Protect the Planet with M2M


Demand for water is only growing, especially as the world’s population continues to explode. One place this is very apparent is in India. As the water suppliers are faced with the need to manage the resource as efficiently as possible, M2M and smart water meters are coming onto the scene in a big way in India, as a means to reduce water loss.

Two new projects in particular seek to ensure ongoing service in India. One comes from infrastructure development company, SPML,, which has launched a 12-year pilot to improve water distribution. The objective is to provide residents with a continuous supply—up from only receiving water between three-and-eight hours per day.

In order to minimize waste and improve overall supply, the development company is implementing M2M technology and 90,000 smart water meters in outlying areas of New Delhi. These advanced meters will replace all current meters in the district.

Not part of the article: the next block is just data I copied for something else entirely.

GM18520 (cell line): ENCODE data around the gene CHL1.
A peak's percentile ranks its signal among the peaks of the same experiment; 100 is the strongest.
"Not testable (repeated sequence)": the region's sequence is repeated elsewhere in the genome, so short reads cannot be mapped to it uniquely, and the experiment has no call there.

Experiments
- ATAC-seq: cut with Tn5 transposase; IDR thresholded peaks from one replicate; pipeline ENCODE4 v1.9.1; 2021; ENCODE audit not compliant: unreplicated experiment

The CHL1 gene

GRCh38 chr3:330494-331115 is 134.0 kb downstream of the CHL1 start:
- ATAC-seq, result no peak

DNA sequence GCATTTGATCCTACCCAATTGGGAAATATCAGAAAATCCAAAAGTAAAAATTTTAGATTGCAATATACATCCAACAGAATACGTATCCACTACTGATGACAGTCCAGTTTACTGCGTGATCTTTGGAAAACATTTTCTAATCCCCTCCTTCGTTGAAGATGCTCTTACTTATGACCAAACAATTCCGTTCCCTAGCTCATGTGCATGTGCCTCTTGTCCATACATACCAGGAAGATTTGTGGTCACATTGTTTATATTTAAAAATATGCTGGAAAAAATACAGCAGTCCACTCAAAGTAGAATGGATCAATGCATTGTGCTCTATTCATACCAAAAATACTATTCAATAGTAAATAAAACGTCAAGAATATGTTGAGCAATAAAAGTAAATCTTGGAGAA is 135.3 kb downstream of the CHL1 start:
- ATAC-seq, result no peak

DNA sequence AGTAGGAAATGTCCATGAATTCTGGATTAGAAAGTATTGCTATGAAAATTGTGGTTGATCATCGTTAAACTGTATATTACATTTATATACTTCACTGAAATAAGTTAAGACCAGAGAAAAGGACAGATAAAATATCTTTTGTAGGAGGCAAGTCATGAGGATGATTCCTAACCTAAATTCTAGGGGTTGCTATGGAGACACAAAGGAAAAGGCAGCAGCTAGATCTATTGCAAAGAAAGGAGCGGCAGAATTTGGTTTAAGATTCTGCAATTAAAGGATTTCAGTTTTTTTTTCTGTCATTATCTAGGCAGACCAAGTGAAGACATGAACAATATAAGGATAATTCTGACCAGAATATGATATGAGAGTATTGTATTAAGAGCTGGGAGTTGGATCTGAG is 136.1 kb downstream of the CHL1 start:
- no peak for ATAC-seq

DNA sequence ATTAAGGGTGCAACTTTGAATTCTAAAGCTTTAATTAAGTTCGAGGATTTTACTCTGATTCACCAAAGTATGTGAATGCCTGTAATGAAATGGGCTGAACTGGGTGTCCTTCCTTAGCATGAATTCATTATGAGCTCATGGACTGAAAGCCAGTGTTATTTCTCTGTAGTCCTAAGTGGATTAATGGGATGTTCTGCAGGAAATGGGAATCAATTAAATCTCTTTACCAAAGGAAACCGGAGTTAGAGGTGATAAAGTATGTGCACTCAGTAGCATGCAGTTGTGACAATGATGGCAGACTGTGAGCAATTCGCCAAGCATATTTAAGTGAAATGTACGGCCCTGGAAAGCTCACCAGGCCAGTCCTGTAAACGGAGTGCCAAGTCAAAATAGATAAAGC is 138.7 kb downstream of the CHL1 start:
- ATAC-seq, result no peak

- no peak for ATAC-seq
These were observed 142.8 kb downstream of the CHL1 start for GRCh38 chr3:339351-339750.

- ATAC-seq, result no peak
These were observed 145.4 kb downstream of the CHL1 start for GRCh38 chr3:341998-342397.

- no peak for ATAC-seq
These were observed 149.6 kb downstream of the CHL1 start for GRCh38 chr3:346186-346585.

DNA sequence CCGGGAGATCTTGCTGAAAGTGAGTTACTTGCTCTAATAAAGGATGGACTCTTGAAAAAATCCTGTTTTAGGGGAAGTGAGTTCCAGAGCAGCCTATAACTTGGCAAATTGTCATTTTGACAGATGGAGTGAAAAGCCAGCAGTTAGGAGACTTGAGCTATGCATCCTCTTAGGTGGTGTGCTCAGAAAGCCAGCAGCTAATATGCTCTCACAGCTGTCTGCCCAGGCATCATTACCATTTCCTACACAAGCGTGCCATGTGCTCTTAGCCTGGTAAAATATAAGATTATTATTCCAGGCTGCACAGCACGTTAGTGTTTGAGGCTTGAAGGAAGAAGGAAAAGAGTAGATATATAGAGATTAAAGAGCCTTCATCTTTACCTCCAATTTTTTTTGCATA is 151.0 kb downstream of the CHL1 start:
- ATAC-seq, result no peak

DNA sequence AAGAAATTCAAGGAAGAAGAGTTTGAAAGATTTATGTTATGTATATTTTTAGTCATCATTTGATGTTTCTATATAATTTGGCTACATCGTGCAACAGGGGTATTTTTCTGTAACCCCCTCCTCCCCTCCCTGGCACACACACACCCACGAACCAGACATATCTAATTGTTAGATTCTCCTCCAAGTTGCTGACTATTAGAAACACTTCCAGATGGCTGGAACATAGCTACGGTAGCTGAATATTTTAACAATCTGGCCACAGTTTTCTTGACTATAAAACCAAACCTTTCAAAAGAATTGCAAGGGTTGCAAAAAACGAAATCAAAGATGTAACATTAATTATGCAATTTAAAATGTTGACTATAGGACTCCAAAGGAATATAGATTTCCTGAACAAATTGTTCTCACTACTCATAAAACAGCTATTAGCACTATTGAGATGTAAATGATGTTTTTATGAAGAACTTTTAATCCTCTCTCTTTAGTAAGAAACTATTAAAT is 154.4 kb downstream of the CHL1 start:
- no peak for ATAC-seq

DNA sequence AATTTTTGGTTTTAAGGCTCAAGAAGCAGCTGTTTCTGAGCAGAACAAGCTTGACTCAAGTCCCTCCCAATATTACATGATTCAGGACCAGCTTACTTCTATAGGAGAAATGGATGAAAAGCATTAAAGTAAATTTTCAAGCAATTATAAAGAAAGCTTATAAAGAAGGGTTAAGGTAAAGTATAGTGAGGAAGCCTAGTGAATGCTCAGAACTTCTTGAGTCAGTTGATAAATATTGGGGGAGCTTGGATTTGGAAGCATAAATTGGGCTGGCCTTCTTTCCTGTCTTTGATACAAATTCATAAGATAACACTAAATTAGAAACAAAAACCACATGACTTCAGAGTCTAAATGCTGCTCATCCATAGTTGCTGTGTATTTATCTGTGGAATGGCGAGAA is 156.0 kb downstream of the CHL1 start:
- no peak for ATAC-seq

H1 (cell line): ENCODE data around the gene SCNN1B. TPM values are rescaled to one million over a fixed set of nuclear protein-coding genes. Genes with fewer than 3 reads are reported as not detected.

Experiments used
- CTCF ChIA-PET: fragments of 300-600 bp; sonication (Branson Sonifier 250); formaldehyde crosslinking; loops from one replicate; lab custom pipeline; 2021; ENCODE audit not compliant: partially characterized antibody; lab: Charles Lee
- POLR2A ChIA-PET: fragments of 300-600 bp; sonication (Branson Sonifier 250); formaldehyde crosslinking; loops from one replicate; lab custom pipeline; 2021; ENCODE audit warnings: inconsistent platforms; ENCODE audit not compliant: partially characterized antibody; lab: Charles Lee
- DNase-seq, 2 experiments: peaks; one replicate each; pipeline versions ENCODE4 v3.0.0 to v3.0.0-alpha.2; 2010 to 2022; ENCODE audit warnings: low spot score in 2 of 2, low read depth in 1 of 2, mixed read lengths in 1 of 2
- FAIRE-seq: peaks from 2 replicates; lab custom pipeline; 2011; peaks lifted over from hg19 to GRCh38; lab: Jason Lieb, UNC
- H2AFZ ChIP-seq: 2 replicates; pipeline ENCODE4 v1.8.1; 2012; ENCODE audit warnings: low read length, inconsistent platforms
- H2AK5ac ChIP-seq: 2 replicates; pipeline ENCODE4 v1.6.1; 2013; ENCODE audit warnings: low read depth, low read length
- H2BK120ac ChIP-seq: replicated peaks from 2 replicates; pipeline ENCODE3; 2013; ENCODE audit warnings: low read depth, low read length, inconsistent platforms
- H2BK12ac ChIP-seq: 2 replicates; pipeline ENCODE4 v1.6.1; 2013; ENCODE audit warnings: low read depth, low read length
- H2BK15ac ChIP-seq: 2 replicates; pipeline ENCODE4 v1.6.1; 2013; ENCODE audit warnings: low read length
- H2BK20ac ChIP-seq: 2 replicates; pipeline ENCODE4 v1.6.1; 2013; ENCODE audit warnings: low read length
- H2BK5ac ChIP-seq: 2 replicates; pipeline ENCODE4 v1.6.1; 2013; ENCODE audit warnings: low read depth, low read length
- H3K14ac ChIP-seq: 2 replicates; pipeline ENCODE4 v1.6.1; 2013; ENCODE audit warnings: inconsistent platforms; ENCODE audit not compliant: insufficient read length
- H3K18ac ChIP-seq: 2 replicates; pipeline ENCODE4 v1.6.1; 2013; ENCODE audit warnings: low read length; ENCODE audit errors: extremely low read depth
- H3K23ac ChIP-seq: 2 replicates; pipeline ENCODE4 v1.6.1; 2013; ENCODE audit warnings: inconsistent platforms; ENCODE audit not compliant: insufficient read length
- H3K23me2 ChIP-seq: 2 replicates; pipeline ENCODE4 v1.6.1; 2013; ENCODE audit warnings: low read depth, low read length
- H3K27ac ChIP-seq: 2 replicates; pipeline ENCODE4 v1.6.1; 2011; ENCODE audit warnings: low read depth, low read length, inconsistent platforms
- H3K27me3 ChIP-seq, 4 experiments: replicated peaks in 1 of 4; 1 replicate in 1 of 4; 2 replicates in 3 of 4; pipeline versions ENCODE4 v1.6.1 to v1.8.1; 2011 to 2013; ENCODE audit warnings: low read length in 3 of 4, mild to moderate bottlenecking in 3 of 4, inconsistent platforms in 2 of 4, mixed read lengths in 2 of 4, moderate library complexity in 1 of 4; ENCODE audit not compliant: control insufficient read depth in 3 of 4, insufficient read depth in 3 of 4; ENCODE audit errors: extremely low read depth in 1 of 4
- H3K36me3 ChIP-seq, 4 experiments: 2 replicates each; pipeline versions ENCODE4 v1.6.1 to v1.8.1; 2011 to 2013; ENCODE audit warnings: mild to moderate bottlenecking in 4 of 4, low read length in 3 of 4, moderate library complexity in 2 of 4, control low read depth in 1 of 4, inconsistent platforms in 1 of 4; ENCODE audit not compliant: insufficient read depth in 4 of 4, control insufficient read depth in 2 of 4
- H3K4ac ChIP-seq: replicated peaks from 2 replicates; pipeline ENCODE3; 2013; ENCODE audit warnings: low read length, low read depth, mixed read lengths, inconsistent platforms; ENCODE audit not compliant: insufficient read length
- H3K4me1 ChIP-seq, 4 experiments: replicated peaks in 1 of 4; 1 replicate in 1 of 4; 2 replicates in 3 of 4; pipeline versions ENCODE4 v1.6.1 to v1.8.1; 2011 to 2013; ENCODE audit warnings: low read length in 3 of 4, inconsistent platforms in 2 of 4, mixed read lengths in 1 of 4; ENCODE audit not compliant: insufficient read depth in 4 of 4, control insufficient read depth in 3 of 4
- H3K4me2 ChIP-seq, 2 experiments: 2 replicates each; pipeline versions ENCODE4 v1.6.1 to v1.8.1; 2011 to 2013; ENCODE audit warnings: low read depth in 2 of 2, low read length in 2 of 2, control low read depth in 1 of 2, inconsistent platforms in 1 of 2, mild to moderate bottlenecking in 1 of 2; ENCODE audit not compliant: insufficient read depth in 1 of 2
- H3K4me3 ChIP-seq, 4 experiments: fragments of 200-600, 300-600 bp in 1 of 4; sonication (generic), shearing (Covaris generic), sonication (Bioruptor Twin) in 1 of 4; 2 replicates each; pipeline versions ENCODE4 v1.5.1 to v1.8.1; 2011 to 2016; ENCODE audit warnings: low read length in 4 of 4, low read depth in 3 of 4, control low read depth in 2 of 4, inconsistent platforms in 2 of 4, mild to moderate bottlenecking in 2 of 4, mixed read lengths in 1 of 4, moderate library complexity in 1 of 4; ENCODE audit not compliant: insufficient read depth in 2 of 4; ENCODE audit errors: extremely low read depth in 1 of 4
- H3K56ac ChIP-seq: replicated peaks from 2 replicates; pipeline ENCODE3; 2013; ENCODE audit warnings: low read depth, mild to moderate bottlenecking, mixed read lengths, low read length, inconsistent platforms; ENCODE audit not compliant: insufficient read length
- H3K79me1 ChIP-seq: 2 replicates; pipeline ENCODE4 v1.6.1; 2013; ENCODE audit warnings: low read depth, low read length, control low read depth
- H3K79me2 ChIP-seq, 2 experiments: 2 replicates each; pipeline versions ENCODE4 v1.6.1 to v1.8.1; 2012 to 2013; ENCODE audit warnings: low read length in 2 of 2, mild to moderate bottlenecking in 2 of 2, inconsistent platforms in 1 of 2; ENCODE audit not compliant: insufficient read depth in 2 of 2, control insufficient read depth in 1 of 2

A secondary project is also addressing water conservation efforts in India. Larsen & Turbo,, a construction company in India, is providing an advanced-metering solution to DJB (Delhi Jal Board),, a supplier and producer of water. This effort will include 120,000 advanced meters, 40,000 standard meters, as well as the mobile collection equipment and software that will measure and analyze usage. With metrics from the meter, DJB will be able to better manage expenditures.

The technology not only accurately measures consumption, but also enables DJB to collect information and process bills. This has become a top priority for DJB, especially as the population in its service territory continues to grow. The new project will be DJB’s first domestic metering project in New Delhi and is expected to be completed in March 2014.

The advanced-metering technology used in both of these projects comes from Itron,, which develops M2M technology targeted to allow utilities to measure and analyze both energy and water usage.

As needs for water continue to skyrocket across the globe, M2M and smart meters offer a way to better manage consumption. Not only will this allow utilities to improve operations—maximizing profits and maintaining affordable rates—but it also helps to preserve a very valuable natural resource.

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